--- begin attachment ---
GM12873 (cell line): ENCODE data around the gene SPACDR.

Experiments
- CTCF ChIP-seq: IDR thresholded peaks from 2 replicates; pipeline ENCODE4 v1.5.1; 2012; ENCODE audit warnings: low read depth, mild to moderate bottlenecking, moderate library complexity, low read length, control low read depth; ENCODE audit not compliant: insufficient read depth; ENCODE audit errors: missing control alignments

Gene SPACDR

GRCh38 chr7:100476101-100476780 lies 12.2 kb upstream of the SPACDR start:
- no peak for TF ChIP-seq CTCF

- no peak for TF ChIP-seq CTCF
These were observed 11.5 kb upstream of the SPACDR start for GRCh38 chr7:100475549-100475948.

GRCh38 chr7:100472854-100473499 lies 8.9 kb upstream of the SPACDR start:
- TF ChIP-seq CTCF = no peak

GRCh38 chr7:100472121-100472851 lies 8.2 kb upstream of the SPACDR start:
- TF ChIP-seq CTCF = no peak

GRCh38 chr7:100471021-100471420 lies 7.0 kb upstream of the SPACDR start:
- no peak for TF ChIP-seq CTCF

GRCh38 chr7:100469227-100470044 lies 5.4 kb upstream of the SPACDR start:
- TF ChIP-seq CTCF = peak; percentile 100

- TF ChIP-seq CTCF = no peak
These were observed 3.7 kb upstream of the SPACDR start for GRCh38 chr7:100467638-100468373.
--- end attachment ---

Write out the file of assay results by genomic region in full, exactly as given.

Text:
GM12873 (cell line): ENCODE data around the gene SPACDR.

Experiments
- CTCF ChIP-seq: IDR thresholded peaks from 2 replicates; pipeline ENCODE4 v1.5.1; 2012; ENCODE audit warnings: low read depth, mild to moderate bottlenecking, moderate library complexity, low read length, control low read depth; ENCODE audit not compliant: insufficient read depth; ENCODE audit errors: missing control alignments

Gene SPACDR

GRCh38 chr7:100476101-100476780 lies 12.2 kb upstream of the SPACDR start:
- no peak for TF ChIP-seq CTCF

- no peak for TF ChIP-seq CTCF
These were observed 11.5 kb upstream of the SPACDR start for GRCh38 chr7:100475549-100475948.

GRCh38 chr7:100472854-100473499 lies 8.9 kb upstream of the SPACDR start:
- TF ChIP-seq CTCF = no peak

GRCh38 chr7:100472121-100472851 lies 8.2 kb upstream of the SPACDR start:
- TF ChIP-seq CTCF = no peak

GRCh38 chr7:100471021-100471420 lies 7.0 kb upstream of the SPACDR start:
- no peak for TF ChIP-seq CTCF

GRCh38 chr7:100469227-100470044 lies 5.4 kb upstream of the SPACDR start:
- TF ChIP-seq CTCF = peak; percentile 100

- TF ChIP-seq CTCF = no peak
These were observed 3.7 kb upstream of the SPACDR start for GRCh38 chr7:100467638-100468373.